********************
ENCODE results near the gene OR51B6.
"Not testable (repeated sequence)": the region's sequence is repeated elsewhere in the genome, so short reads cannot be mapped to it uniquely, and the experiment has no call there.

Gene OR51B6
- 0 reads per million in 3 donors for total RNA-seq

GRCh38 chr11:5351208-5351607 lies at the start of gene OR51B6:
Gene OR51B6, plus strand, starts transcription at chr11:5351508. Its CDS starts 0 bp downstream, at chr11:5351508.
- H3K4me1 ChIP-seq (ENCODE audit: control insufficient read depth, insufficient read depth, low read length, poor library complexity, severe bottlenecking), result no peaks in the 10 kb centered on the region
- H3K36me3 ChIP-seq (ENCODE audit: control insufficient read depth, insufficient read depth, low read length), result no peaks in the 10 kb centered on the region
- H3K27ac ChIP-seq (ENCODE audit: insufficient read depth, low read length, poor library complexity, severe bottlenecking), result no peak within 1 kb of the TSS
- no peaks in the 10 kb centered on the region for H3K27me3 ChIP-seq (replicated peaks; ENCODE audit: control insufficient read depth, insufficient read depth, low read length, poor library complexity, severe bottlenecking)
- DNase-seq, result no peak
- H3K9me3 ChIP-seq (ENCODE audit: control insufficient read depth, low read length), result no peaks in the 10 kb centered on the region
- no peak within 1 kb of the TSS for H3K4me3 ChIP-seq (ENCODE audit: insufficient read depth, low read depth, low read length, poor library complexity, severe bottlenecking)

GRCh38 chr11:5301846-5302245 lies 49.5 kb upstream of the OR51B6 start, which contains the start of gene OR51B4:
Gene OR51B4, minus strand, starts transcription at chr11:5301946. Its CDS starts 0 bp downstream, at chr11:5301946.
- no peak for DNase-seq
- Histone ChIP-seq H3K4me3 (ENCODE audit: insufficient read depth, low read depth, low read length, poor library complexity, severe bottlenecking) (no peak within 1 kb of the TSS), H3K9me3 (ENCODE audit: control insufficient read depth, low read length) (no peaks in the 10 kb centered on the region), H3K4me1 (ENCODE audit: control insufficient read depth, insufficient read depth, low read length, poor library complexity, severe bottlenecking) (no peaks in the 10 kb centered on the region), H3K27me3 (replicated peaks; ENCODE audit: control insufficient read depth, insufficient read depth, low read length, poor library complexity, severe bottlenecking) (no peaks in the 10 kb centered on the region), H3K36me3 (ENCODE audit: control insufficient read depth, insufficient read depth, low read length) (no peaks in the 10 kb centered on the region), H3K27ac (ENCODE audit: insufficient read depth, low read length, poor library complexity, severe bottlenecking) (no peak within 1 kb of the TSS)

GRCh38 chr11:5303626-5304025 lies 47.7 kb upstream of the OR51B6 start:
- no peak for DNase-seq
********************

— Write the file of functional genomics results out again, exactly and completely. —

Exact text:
ENCODE results near the gene OR51B6.
"Not testable (repeated sequence)": the region's sequence is repeated elsewhere in the genome, so short reads cannot be mapped to it uniquely, and the experiment has no call there.

Gene OR51B6
- 0 reads per million in 3 donors for total RNA-seq

GRCh38 chr11:5351208-5351607 lies at the start of gene OR51B6:
Gene OR51B6, plus strand, starts transcription at chr11:5351508. Its CDS starts 0 bp downstream, at chr11:5351508.
- H3K4me1 ChIP-seq (ENCODE audit: control insufficient read depth, insufficient read depth, low read length, poor library complexity, severe bottlenecking), result no peaks in the 10 kb centered on the region
- H3K36me3 ChIP-seq (ENCODE audit: control insufficient read depth, insufficient read depth, low read length), result no peaks in the 10 kb centered on the region
- H3K27ac ChIP-seq (ENCODE audit: insufficient read depth, low read length, poor library complexity, severe bottlenecking), result no peak within 1 kb of the TSS
- no peaks in the 10 kb centered on the region for H3K27me3 ChIP-seq (replicated peaks; ENCODE audit: control insufficient read depth, insufficient read depth, low read length, poor library complexity, severe bottlenecking)
- DNase-seq, result no peak
- H3K9me3 ChIP-seq (ENCODE audit: control insufficient read depth, low read length), result no peaks in the 10 kb centered on the region
- no peak within 1 kb of the TSS for H3K4me3 ChIP-seq (ENCODE audit: insufficient read depth, low read depth, low read length, poor library complexity, severe bottlenecking)

GRCh38 chr11:5301846-5302245 lies 49.5 kb upstream of the OR51B6 start, which contains the start of gene OR51B4:
Gene OR51B4, minus strand, starts transcription at chr11:5301946. Its CDS starts 0 bp downstream, at chr11:5301946.
- no peak for DNase-seq
- Histone ChIP-seq H3K4me3 (ENCODE audit: insufficient read depth, low read depth, low read length, poor library complexity, severe bottlenecking) (no peak within 1 kb of the TSS), H3K9me3 (ENCODE audit: control insufficient read depth, low read length) (no peaks in the 10 kb centered on the region), H3K4me1 (ENCODE audit: control insufficient read depth, insufficient read depth, low read length, poor library complexity, severe bottlenecking) (no peaks in the 10 kb centered on the region), H3K27me3 (replicated peaks; ENCODE audit: control insufficient read depth, insufficient read depth, low read length, poor library complexity, severe bottlenecking) (no peaks in the 10 kb centered on the region), H3K36me3 (ENCODE audit: control insufficient read depth, insufficient read depth, low read length) (no peaks in the 10 kb centered on the region), H3K27ac (ENCODE audit: insufficient read depth, low read length, poor library complexity, severe bottlenecking) (no peak within 1 kb of the TSS)

GRCh38 chr11:5303626-5304025 lies 47.7 kb upstream of the OR51B6 start:
- no peak for DNase-seq